Trump’s Budget Would Cut NASA’s Asteroid Mission and Earth and Climate Missions

The NASA logo is displayed on a wall outside the Johnson Space Center in Houston, Texas 20 March 2007. A man with a gun barricaded himself inside a building at NASA?s Johnson Space Centre in Texas and fired at least two shots police said. Police had not yet made contact with the white man who is between the ages of 50 and 60, police spokesman DW Ready said in a televised press conference. It remained unclear whether the man was a NASA employee. (EPA/AARON M. SPRECHER)

Under US President Donald Trump’s proposed budget, NASA’s funding would stay largely intact but the space agency would abandon plans to lasso an asteroid, along with four Earth and climate missions.

The 2018 budget—which must be approved by Congress—asks for $19.1 billion for NASA, a 0.8 percent decrease from 2017, allowing the the space agency to emerge unscathed compared to the deep cuts laid out for other federal science and environmental agencies.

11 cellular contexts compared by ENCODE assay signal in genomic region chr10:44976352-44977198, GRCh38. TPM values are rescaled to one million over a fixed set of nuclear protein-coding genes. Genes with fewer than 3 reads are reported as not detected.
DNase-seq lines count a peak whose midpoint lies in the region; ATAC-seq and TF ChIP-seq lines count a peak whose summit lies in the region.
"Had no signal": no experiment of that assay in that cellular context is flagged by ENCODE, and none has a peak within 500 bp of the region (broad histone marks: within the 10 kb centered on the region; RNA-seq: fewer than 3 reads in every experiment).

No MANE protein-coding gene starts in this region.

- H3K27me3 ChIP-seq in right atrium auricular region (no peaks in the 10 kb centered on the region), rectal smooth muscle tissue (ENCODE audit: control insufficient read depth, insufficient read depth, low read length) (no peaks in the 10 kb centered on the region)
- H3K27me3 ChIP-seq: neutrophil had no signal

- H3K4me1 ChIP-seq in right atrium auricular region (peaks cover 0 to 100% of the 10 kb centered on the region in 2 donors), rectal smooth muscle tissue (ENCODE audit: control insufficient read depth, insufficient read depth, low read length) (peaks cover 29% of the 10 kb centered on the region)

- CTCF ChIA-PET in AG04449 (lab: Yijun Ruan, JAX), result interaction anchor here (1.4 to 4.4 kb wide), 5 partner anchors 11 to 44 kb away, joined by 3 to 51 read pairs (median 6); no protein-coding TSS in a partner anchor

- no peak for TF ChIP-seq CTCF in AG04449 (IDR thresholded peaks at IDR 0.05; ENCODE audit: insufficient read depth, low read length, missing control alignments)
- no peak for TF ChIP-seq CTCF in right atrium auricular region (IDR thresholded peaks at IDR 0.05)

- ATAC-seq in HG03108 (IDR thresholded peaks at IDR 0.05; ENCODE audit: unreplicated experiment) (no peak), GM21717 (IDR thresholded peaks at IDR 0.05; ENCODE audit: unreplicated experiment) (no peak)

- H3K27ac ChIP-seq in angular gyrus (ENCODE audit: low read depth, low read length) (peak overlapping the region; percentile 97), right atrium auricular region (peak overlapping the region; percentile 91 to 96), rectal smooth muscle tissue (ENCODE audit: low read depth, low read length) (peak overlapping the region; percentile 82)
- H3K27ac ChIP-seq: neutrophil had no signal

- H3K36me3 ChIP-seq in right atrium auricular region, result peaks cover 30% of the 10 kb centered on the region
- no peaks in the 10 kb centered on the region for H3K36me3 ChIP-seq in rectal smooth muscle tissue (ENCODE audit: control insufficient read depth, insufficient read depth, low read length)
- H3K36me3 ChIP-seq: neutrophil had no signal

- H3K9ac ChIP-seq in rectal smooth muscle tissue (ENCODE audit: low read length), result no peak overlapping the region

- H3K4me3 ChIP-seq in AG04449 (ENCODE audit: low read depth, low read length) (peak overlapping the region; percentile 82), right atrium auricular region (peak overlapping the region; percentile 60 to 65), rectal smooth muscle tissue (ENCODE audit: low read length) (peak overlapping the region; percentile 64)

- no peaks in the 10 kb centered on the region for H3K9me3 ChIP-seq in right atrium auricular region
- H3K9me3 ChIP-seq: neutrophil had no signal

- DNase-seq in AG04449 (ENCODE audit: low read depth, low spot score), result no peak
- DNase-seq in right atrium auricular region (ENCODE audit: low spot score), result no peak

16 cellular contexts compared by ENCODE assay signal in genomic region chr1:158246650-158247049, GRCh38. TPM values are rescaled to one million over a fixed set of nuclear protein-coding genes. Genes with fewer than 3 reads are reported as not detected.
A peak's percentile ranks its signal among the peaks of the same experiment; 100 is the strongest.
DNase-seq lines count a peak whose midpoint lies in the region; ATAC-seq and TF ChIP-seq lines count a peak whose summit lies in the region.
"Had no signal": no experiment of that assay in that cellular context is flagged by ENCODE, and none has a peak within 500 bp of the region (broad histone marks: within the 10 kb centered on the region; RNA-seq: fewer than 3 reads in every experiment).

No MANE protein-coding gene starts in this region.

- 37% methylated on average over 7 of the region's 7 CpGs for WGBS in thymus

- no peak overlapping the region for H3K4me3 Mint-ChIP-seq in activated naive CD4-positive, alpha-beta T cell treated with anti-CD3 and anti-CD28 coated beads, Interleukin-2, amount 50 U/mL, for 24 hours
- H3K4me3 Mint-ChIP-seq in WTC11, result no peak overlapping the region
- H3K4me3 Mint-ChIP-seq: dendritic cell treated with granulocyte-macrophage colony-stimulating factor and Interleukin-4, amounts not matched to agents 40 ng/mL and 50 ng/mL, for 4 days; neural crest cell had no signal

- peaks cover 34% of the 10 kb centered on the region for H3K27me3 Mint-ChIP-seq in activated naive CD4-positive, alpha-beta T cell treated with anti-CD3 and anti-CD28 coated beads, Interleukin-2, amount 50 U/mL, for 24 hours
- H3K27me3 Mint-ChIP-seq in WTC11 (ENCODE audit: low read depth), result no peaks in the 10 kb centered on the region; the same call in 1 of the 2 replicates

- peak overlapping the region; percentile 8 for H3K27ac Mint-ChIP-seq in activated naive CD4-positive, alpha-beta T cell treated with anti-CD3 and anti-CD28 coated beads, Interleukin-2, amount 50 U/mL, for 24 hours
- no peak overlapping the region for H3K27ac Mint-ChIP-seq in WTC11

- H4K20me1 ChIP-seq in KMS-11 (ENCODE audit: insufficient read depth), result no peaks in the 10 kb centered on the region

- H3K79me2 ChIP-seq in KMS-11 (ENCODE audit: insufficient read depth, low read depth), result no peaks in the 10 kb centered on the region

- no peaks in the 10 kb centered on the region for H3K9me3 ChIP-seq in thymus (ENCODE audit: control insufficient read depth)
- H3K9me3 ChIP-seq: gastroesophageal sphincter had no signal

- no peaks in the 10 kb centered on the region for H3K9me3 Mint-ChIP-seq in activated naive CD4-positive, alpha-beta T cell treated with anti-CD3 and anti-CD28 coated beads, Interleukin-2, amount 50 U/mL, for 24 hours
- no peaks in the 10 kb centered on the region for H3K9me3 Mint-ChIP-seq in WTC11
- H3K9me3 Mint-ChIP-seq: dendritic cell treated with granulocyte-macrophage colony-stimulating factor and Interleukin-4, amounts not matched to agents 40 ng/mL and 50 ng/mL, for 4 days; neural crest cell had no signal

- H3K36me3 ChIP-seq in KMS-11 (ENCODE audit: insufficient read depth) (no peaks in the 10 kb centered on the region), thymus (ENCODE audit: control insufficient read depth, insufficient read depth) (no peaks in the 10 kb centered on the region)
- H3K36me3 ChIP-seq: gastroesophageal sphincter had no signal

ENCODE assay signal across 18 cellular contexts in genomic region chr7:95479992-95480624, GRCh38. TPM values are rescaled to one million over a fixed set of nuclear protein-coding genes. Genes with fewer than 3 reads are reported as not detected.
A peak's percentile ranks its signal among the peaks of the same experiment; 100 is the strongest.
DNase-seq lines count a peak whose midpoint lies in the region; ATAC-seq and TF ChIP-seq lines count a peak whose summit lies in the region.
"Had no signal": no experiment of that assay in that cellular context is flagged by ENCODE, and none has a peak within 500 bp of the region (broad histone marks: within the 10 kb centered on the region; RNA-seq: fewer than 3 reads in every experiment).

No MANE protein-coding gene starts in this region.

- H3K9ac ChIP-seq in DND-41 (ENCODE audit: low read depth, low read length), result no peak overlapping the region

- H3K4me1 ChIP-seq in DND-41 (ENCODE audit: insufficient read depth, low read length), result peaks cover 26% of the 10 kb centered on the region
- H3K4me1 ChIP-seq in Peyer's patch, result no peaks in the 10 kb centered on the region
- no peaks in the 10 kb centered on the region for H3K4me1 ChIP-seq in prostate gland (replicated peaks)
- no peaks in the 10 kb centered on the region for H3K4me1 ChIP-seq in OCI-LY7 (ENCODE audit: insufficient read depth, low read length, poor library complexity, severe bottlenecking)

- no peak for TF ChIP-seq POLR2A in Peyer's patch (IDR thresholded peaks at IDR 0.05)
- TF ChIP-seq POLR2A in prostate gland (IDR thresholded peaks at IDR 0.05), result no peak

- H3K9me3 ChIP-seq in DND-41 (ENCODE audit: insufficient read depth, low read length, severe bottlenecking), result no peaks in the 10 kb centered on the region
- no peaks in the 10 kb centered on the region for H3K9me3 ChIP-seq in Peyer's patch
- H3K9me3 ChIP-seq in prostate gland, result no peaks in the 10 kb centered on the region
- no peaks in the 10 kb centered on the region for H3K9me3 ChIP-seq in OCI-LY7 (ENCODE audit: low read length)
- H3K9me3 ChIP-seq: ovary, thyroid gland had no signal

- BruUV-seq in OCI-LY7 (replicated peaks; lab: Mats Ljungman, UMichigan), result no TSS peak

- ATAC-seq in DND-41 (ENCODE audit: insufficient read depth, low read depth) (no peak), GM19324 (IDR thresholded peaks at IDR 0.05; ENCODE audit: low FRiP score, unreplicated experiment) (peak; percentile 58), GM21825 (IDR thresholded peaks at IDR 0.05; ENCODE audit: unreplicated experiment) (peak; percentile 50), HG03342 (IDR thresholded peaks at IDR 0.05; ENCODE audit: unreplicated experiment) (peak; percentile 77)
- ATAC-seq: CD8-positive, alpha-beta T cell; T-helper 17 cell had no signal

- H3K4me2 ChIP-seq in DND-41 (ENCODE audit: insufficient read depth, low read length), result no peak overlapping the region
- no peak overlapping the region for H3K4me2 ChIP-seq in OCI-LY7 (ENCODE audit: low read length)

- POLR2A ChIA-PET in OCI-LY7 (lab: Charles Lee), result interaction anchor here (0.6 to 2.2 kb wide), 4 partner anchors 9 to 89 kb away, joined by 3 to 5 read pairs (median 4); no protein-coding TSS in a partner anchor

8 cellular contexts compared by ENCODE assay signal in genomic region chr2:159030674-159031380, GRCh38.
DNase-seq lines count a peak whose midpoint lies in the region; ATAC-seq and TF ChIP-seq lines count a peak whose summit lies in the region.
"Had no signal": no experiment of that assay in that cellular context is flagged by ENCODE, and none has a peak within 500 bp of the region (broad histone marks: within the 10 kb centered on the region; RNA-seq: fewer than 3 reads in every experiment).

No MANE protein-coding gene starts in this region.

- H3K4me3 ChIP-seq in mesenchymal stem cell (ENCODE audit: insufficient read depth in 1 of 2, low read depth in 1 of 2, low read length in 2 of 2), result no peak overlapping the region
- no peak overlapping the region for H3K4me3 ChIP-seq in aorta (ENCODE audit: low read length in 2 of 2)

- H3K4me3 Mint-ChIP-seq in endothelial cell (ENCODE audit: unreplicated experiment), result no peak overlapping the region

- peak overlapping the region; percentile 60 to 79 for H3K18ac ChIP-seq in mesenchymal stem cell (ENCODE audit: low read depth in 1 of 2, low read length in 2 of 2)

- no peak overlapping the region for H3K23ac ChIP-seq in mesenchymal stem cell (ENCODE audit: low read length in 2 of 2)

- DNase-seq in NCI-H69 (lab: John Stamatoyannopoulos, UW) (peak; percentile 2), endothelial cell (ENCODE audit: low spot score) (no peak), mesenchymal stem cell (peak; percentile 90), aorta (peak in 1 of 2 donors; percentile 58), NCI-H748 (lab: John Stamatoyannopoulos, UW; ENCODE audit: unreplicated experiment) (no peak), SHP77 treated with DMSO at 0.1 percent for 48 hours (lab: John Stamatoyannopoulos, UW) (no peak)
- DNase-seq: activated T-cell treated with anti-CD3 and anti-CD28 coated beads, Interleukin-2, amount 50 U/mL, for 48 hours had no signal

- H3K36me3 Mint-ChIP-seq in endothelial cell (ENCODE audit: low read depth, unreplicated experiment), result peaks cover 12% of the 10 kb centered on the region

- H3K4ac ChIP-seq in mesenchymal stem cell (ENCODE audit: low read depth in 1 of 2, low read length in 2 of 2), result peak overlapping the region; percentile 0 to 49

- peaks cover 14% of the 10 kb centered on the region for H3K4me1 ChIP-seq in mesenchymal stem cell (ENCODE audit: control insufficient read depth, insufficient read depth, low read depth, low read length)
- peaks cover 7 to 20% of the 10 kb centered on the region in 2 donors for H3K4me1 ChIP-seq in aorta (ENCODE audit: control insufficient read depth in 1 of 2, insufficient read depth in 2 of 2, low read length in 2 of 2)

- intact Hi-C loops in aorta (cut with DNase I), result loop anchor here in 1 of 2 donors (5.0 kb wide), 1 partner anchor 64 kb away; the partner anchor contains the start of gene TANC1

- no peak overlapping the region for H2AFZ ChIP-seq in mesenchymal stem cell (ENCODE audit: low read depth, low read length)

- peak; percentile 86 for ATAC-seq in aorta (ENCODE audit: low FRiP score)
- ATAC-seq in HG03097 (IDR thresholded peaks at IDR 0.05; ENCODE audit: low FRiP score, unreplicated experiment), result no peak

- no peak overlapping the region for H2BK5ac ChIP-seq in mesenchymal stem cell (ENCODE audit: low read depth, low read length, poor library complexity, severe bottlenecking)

The proposal “focuses the nation’s efforts on deep space exploration rather than Earth-centric research,” it said.

Plans to keep building the Orion deep space capsule and what will be the world’s most powerful rocket, known as the Space Launch System (SLS), remain intact, and are designated to receive $3.7 billion.

On the chopping block are four Earth science missions, saving around $102 million.

These include shutting off the cameras on a deep space climate observatory called DSCOVR that launched in 2015—and was initially a project of former vice president Al Gore—and three other satellites to track global warming and ocean health, and have not yet launched.

The proposed budget also axes a multi-billion plan championed by former president Barack Obama to lasso an asteroid and move it into orbit around the Moon for study in the 2020s.

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